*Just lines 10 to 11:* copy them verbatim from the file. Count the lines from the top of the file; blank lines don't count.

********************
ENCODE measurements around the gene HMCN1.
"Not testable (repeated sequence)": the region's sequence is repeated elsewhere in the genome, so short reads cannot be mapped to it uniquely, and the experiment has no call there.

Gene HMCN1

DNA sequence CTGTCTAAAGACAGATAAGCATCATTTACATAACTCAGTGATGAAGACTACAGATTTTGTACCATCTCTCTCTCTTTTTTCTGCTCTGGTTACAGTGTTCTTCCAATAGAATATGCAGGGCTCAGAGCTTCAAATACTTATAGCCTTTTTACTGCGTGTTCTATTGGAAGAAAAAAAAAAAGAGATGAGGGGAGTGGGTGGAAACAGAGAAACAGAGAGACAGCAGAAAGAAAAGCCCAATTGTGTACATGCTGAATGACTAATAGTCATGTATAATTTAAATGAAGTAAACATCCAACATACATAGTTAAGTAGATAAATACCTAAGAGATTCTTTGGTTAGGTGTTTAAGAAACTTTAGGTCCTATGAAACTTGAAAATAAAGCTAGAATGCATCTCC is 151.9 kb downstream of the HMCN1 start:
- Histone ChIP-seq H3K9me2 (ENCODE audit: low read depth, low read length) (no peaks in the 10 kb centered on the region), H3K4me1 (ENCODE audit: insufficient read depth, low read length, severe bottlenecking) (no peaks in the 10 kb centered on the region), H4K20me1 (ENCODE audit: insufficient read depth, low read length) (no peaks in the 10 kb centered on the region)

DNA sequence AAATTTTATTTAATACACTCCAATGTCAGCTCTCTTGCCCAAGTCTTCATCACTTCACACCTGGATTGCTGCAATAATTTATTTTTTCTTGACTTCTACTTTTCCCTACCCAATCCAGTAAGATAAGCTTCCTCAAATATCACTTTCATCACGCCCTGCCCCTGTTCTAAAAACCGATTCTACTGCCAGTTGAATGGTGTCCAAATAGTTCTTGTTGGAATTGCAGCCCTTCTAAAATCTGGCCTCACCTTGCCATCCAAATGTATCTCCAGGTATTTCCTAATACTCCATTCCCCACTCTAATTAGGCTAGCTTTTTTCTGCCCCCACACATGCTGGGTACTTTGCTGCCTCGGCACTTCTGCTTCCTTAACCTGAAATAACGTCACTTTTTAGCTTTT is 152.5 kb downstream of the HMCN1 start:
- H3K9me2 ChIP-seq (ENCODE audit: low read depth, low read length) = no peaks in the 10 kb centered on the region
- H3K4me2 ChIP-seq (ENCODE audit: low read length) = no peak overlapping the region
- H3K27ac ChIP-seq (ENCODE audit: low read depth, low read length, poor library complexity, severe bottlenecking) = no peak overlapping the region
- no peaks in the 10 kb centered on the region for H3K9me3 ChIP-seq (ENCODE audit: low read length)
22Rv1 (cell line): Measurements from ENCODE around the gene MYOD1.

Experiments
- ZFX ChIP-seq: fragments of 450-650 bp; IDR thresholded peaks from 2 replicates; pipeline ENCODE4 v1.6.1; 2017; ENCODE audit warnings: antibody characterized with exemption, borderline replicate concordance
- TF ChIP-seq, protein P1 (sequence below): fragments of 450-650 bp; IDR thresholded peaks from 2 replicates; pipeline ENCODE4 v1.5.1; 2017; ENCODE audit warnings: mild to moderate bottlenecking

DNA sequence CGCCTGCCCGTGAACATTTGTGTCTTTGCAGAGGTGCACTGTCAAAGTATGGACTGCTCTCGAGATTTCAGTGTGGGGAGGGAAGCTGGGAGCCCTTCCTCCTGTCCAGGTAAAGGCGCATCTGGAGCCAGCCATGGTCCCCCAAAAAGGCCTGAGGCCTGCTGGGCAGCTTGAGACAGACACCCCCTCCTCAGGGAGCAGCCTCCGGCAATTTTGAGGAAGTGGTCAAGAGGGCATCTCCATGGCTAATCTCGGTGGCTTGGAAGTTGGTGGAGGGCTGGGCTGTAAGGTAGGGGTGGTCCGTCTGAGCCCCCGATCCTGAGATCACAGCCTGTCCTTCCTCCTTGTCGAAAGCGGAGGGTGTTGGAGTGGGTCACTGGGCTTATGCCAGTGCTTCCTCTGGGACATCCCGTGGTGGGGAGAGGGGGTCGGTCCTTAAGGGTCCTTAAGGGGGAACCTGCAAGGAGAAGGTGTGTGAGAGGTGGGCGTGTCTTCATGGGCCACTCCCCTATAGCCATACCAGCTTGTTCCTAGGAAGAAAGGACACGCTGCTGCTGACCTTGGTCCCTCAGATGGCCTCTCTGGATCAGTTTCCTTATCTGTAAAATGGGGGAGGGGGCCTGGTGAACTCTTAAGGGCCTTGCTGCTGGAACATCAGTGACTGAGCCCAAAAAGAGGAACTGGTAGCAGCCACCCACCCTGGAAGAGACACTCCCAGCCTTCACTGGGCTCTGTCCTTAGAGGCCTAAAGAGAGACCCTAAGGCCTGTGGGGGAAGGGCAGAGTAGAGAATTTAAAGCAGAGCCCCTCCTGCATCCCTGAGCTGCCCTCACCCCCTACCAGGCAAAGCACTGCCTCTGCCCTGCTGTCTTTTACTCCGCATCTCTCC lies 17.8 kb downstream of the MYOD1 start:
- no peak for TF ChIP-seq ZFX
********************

- no peaks in the 10 kb centered on the region for H3K9me3 ChIP-seq (ENCODE audit: low read length)
22Rv1 (cell line): Measurements from ENCODE around the gene MYOD1.